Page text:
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Ragged and barefooted.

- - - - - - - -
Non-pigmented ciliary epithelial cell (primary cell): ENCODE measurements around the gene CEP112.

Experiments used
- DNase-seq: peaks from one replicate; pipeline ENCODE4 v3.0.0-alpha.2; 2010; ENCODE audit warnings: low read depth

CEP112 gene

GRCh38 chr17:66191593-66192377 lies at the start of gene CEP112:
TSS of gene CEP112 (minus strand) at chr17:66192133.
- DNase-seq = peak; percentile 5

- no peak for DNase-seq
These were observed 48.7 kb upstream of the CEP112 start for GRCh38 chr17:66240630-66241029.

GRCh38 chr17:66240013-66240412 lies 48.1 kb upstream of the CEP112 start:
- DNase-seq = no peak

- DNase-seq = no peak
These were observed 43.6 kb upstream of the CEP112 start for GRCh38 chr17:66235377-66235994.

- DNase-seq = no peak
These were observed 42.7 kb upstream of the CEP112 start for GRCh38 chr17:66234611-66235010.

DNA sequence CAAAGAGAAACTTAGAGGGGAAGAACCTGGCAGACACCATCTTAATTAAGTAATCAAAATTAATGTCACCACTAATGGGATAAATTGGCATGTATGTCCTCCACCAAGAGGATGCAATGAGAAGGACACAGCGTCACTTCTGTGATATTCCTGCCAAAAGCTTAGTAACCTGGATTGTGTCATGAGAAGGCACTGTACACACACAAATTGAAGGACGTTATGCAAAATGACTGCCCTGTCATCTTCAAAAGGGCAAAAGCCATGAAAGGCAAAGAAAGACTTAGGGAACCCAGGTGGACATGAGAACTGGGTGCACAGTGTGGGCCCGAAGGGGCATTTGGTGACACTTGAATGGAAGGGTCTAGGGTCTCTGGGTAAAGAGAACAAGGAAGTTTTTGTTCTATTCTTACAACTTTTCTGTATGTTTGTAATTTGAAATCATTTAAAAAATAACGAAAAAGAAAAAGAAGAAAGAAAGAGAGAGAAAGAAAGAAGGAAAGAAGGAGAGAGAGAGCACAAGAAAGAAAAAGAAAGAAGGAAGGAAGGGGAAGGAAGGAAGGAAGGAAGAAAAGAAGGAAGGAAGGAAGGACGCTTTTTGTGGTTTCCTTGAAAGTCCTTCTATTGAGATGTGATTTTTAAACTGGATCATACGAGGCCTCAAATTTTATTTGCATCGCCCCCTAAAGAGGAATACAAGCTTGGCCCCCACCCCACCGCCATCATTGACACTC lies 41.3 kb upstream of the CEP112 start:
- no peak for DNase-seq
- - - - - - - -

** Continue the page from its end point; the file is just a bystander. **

The Yankee correspondents of the Northern press make a ingubrious attempt to be funny over the ragged and barefooted condition of the Confederate soldiery. This is a poor consolation for the whippings they have received from ‘"ragged and barefooted"’ men. The value of soldiers does not consist in fine clothes, but in the capacity to win battles. The men, and not the toggery, is the article that decides the issues of war. The Yankee historians of the first Revolution have always made the ‘"ragged and barefooted"’ condition of the heroes of '76 a matter of pride and exultation. The British soldiery used to laugh, just as the Yankees, do now, at the county wardrobe and bare feet of the rebels, but let him laugh who wins. The day will come when the men who have won the great battles of this war will occupy a page in history glorious as that of the heroes of '76, and their deeds will shine all the brighter from the poverty and distress amidst which they heroically and successfully straggled to conquer a gigantic and intolerable despotism.

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